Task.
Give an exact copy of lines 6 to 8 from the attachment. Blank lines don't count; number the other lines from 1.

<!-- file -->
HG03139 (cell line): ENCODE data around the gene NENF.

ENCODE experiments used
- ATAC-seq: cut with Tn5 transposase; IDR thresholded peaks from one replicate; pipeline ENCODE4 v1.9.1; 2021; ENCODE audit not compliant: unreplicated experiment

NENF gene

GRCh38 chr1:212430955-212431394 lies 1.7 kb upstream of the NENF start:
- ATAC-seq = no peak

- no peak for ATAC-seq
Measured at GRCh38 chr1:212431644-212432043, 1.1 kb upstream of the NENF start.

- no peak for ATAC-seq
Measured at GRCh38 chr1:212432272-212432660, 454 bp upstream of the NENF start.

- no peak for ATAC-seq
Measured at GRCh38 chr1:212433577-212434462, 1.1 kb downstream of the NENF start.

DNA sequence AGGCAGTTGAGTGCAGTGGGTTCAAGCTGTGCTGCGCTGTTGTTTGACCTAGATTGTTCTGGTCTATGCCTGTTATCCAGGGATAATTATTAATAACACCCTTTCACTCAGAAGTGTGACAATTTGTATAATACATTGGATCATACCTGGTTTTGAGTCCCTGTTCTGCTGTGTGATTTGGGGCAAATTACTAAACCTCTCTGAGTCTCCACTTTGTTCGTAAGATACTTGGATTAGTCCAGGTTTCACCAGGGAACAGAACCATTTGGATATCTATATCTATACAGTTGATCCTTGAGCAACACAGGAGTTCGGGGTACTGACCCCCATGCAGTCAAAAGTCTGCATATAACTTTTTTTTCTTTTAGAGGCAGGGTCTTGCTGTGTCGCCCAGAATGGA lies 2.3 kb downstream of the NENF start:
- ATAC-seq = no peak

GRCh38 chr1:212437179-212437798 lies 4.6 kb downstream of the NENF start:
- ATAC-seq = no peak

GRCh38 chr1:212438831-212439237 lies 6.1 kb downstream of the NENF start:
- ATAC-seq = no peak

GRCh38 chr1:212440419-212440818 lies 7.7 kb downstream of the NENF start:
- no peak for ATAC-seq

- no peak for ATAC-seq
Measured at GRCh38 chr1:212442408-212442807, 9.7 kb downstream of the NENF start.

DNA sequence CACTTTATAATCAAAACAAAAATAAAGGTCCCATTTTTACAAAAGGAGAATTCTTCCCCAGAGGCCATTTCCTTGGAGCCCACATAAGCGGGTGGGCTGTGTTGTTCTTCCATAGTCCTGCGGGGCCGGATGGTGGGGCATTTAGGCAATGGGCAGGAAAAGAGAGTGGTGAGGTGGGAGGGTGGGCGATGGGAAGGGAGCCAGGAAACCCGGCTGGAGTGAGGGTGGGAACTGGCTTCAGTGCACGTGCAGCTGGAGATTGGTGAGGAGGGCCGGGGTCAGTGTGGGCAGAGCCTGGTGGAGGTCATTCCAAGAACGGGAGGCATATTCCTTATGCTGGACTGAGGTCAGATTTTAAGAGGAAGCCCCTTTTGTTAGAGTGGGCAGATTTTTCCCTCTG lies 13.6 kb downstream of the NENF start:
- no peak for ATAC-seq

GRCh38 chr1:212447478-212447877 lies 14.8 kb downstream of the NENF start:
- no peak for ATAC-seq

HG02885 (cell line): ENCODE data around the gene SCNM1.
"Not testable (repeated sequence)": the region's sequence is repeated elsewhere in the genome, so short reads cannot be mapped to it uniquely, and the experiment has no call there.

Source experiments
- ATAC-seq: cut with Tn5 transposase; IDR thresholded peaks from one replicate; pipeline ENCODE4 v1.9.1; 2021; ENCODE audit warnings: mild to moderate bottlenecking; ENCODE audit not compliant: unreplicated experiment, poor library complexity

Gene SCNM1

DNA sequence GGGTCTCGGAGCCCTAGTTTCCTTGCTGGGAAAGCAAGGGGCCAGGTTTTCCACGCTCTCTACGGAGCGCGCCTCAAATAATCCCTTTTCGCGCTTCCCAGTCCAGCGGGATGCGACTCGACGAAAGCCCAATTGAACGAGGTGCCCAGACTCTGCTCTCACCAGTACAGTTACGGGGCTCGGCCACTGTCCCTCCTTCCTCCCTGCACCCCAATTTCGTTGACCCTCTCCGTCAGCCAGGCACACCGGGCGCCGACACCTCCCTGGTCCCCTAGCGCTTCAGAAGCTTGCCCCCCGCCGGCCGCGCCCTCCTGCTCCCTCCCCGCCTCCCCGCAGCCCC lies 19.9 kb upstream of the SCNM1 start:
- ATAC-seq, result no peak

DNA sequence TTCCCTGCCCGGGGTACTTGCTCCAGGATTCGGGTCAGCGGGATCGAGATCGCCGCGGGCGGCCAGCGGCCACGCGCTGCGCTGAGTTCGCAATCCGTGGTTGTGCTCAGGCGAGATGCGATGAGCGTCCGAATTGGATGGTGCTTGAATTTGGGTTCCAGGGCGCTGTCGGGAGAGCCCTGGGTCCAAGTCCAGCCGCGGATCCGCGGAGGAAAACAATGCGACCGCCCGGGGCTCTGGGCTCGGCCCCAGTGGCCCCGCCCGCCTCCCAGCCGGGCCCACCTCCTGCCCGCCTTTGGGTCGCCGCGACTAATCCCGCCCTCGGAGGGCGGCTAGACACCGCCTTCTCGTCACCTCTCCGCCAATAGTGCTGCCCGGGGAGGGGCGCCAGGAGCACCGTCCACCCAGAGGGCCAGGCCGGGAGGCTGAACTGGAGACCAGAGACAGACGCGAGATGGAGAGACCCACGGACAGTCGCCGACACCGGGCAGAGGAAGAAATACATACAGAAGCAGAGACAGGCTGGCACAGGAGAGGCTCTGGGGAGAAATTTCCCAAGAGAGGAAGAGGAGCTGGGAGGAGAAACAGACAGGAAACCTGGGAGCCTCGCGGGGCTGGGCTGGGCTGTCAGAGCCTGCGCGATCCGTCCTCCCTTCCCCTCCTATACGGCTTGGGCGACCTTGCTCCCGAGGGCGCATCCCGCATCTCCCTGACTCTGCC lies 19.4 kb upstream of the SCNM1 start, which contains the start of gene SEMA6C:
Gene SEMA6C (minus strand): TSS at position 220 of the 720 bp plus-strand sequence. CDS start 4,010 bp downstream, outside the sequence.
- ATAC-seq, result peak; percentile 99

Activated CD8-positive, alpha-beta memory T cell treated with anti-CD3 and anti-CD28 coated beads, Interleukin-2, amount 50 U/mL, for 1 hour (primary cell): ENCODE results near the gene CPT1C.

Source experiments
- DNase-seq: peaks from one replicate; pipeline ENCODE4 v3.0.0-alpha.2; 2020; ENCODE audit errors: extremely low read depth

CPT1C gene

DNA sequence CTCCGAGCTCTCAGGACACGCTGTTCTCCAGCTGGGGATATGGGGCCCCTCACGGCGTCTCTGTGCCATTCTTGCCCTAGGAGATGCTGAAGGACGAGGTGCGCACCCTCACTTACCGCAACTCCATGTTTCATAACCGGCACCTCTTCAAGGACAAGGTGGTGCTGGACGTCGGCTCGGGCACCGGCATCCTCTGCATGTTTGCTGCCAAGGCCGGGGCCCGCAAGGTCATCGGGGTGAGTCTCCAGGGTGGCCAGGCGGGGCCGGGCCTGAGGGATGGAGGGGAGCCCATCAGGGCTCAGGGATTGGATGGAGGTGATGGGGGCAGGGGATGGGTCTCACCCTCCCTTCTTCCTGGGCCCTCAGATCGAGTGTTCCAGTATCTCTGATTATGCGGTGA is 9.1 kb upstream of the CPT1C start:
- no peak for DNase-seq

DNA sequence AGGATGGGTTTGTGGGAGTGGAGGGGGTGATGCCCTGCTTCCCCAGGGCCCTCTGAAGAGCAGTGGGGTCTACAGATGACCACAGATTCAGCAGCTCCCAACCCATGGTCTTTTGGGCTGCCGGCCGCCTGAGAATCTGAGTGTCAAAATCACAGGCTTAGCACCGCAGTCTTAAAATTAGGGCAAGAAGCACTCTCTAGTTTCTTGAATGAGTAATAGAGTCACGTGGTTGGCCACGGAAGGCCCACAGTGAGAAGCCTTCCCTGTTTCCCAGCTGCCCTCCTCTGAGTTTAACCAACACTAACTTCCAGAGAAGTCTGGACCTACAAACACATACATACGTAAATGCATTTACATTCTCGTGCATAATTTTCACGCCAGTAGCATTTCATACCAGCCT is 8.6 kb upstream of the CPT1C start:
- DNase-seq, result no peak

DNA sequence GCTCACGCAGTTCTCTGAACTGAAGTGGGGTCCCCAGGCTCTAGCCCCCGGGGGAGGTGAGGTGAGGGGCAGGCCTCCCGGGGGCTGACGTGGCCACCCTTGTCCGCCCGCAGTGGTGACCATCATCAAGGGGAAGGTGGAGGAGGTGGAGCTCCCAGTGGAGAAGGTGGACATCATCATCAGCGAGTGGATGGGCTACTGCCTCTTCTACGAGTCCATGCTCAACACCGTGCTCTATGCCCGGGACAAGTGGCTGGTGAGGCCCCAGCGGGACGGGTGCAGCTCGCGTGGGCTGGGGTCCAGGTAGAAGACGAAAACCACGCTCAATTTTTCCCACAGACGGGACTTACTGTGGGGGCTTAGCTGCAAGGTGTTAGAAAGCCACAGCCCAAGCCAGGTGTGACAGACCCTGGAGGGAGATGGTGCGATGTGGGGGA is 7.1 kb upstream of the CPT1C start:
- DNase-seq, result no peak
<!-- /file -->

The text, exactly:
- ATAC-seq = no peak

- no peak for ATAC-seq
Measured at GRCh38 chr1:212431644-212432043, 1.1 kb upstream of the NENF start.